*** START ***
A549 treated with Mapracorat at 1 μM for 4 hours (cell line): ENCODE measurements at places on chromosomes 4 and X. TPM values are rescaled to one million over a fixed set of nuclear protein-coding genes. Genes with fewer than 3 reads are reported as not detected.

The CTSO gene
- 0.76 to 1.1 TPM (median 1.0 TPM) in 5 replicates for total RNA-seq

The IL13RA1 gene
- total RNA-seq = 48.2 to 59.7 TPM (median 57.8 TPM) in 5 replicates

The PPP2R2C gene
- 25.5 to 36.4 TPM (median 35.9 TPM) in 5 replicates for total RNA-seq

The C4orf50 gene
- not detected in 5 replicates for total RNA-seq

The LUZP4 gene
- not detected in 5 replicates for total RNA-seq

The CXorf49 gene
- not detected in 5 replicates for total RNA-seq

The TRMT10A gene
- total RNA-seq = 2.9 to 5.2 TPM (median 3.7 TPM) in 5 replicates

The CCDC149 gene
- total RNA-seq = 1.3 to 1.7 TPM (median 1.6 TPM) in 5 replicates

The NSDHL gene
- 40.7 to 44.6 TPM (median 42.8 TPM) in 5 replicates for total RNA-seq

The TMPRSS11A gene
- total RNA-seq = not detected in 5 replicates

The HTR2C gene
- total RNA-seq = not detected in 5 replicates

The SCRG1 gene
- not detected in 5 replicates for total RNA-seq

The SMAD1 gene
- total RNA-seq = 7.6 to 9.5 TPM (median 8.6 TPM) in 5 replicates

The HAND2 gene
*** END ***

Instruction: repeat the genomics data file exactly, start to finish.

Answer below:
A549 treated with Mapracorat at 1 μM for 4 hours (cell line): ENCODE measurements at places on chromosomes 4 and X. TPM values are rescaled to one million over a fixed set of nuclear protein-coding genes. Genes with fewer than 3 reads are reported as not detected.

The CTSO gene
- 0.76 to 1.1 TPM (median 1.0 TPM) in 5 replicates for total RNA-seq

The IL13RA1 gene
- total RNA-seq = 48.2 to 59.7 TPM (median 57.8 TPM) in 5 replicates

The PPP2R2C gene
- 25.5 to 36.4 TPM (median 35.9 TPM) in 5 replicates for total RNA-seq

The C4orf50 gene
- not detected in 5 replicates for total RNA-seq

The LUZP4 gene
- not detected in 5 replicates for total RNA-seq

The CXorf49 gene
- not detected in 5 replicates for total RNA-seq

The TRMT10A gene
- total RNA-seq = 2.9 to 5.2 TPM (median 3.7 TPM) in 5 replicates

The CCDC149 gene
- total RNA-seq = 1.3 to 1.7 TPM (median 1.6 TPM) in 5 replicates

The NSDHL gene
- 40.7 to 44.6 TPM (median 42.8 TPM) in 5 replicates for total RNA-seq

The TMPRSS11A gene
- total RNA-seq = not detected in 5 replicates

The HTR2C gene
- total RNA-seq = not detected in 5 replicates

The SCRG1 gene
- not detected in 5 replicates for total RNA-seq

The SMAD1 gene
- total RNA-seq = 7.6 to 9.5 TPM (median 8.6 TPM) in 5 replicates

The HAND2 gene